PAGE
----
Saturday, January 30, 2010

Surname Surnameless who are they?

Surnames we chase them, we research them, we almost resolve to tears when we find one, sometimes we do. As Ruth says we can do a HAPPY DANCE, when we find one. We cry when we bury one. We can spend years, dollars and still not find them.
Surnames there are so many, to think the world did with out them for a very long time.
So why are they so important to us now.
I think my ancestor put it best when he said he was tired of walking the wrong mail to the right house when within a short mileage he had cousins named the same, an uncle named the same and himself the same (5 including himself). His younger children were still in school.
The older ones were married and gone on to their own homes. They brought home the news that their last name did not exist in the Germanic region of the world at the time of migration and it had been spelled phonetically to the new worlds ears.
He changed his name to the old world spelling, his sons did not change that were married and away already but his son Sanford changed his when he moved to IOWA after the Civil War.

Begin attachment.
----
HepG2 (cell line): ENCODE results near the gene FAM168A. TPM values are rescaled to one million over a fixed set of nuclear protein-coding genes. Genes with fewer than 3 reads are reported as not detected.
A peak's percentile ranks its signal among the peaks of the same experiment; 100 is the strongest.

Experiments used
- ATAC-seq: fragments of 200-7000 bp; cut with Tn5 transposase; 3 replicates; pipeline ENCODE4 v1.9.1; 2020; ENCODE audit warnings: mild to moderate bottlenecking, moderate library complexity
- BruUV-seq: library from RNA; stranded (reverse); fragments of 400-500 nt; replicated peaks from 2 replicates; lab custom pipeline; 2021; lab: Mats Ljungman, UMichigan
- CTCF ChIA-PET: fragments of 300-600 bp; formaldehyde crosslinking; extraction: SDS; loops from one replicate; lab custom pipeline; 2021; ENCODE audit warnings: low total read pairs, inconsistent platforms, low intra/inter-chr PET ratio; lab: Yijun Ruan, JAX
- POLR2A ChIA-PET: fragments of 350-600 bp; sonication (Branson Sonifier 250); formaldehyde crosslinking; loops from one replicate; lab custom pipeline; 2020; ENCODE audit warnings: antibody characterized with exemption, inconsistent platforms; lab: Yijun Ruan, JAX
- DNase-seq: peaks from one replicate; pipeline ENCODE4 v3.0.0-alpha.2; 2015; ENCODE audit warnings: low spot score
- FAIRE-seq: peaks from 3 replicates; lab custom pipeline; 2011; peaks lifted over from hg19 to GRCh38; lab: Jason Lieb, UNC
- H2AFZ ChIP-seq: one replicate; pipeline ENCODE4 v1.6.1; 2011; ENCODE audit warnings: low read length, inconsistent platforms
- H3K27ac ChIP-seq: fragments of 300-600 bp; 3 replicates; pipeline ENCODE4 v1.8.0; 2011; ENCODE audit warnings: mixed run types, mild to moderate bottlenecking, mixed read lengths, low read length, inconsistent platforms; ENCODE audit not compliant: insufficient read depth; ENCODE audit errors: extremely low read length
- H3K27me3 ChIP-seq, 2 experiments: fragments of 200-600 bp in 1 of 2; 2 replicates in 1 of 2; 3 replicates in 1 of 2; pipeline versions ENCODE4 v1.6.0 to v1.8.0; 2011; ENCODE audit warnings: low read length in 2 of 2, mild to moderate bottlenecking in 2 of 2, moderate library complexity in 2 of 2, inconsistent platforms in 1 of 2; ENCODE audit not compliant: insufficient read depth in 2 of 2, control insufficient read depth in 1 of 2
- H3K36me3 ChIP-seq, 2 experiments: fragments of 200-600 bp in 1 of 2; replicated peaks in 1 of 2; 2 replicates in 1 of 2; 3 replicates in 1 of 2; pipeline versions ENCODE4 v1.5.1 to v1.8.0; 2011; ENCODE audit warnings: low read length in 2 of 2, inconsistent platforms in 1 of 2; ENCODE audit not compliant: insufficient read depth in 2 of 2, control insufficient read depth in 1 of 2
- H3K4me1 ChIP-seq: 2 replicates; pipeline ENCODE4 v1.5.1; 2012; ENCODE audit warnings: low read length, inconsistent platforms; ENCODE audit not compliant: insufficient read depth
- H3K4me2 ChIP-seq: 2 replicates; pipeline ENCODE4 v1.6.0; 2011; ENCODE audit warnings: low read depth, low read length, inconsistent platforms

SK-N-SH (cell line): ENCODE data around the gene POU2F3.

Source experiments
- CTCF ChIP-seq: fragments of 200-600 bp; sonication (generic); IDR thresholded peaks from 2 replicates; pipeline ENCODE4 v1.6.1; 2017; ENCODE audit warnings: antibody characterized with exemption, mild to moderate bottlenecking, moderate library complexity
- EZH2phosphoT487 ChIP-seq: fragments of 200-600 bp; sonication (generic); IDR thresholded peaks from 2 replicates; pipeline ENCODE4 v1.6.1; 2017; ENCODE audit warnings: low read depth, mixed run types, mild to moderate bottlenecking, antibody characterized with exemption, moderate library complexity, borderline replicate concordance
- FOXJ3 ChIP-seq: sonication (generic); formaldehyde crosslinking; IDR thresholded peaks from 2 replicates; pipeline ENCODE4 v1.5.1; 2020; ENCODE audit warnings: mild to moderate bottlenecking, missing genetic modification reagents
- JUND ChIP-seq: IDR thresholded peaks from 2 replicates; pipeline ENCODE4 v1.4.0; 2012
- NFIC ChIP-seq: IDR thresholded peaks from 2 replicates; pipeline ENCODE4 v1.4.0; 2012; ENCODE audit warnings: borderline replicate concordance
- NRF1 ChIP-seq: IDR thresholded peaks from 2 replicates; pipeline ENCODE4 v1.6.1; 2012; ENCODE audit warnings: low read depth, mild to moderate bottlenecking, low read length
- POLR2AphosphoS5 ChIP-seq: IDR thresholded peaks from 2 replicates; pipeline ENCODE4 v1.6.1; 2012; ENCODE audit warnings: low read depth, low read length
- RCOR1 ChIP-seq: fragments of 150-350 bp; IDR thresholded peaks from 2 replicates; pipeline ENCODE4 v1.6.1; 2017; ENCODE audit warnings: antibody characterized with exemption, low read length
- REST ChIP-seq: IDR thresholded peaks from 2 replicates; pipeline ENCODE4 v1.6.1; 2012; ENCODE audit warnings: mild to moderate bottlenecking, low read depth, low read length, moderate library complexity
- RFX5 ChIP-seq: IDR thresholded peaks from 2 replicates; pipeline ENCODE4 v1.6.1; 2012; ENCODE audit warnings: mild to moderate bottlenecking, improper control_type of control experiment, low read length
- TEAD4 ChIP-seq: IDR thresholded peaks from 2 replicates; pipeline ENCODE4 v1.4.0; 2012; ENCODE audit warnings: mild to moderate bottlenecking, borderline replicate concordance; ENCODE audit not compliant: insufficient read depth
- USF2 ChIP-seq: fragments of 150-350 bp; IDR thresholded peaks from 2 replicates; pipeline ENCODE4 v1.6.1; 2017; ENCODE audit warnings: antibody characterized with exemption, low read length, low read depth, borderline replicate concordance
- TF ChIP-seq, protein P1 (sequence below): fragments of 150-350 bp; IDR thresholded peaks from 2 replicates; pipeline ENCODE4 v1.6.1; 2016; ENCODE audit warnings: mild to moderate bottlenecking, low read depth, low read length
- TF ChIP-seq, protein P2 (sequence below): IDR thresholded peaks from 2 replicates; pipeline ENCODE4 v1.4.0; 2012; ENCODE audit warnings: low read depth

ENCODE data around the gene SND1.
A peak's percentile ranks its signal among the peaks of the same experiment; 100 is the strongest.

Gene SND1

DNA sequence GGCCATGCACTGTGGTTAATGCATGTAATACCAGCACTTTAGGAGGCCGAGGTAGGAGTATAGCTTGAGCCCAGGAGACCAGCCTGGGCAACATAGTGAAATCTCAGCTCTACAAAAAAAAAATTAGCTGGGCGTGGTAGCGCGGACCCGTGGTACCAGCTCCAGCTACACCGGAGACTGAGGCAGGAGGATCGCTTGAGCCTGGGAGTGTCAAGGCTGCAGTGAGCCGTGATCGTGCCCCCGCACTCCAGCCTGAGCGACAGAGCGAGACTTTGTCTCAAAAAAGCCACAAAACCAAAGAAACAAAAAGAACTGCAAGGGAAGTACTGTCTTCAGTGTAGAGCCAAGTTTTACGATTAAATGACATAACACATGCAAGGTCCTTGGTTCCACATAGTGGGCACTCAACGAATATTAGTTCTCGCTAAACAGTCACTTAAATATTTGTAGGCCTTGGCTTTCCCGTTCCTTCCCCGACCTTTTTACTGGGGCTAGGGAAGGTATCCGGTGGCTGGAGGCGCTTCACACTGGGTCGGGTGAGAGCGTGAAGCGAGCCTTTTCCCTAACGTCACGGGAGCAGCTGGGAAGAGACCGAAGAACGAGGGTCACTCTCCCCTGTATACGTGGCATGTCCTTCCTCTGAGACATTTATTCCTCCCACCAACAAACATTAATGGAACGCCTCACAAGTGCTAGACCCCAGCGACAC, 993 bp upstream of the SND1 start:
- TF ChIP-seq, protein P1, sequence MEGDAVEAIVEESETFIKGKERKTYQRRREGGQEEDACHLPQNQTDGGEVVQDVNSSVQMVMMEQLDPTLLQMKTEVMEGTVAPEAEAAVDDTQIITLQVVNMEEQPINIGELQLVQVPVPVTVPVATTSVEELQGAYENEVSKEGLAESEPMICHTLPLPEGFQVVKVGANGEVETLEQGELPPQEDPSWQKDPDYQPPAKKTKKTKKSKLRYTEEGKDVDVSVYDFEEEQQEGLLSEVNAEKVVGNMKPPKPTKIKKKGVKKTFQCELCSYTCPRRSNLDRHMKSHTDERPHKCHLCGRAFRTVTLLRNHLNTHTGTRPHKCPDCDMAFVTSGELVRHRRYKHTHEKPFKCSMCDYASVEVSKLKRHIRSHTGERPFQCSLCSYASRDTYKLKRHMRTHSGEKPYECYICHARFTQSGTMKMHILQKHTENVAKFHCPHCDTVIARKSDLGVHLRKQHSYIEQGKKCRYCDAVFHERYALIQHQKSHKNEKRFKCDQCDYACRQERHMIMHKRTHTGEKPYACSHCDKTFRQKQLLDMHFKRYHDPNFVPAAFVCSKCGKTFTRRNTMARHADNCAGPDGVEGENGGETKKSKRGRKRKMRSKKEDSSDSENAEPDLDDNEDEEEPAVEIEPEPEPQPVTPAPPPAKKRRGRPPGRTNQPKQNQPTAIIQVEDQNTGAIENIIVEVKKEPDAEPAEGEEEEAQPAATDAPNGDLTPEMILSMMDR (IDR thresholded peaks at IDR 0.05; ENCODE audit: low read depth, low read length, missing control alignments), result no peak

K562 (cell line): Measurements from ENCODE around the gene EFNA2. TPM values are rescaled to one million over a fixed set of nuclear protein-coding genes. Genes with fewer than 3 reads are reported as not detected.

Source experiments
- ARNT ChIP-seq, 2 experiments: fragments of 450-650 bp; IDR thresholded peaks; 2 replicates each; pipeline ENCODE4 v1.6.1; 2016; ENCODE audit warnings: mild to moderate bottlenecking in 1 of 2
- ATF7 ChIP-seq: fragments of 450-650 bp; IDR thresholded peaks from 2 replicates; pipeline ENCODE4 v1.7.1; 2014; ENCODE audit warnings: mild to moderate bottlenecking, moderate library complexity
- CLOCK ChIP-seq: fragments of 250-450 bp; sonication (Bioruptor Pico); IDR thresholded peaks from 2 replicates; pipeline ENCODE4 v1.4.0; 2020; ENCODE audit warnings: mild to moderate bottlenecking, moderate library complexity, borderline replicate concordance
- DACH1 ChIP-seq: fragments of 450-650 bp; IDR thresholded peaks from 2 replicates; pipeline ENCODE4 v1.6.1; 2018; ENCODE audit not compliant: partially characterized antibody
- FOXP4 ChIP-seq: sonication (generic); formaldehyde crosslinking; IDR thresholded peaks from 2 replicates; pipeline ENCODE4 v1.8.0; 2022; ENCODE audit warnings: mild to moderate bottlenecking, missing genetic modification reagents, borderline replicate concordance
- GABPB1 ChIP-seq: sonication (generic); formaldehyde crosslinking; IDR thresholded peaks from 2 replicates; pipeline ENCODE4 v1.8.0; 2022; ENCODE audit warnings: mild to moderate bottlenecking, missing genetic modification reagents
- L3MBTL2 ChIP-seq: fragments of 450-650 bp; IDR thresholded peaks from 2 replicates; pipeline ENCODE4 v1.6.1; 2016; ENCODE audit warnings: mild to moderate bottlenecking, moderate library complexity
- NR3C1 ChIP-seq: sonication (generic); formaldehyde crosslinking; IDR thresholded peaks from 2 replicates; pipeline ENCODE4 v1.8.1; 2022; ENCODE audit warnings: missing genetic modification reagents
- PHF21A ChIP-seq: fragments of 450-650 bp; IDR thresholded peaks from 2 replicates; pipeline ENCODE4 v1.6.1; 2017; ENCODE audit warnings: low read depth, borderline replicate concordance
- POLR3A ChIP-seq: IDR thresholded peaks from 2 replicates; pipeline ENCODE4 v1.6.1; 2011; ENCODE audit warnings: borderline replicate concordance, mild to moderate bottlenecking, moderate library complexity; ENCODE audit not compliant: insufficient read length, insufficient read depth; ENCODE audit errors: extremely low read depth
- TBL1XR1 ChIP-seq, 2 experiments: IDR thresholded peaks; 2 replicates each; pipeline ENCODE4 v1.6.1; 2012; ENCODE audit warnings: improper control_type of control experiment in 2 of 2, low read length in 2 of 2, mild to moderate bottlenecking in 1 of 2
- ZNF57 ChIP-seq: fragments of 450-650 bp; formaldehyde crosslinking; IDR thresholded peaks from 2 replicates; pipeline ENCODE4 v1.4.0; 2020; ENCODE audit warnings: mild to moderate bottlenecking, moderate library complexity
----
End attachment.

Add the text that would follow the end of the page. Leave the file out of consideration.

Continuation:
We are blessed we have a copy of the letter, my cousin holds the original that he stated to his son why he changed it. Which I believe is why Sanford changed his after his arrival in IOWA when his sister received the letter explaining the change.
Sanford went west first and his sister and her husband followed because they had one
brother who had been in the west digging for gold during the war and then he went on to be a Doctor taking his training in IOWA and receiving his degree in OHIO.
Sanford's brother in law was in need of medical care from serious war injuries and this was the way to help him get that care. The family in Greene Co, especially the mother was devastated with the loss of her daughter to IOWA. It was learned the mother
had ailments of her own and this daughter helped her often besides caring for her own family.
Ah, names this one tends to be spelled many ways. HOFFMAN (correctly) HUFFMAN, HOUGHMAN, HOOFMAN, HOFFMANN etc. I am sure more can crop up in the mix.

1 comment:

  1. Those variations certainly do provide their challenges, don't they! Enjoy it!

    Keep these ancestor stories coming!

    Bill ;-)
    Author of "13 Ways to Tell Your Ancestor Stories"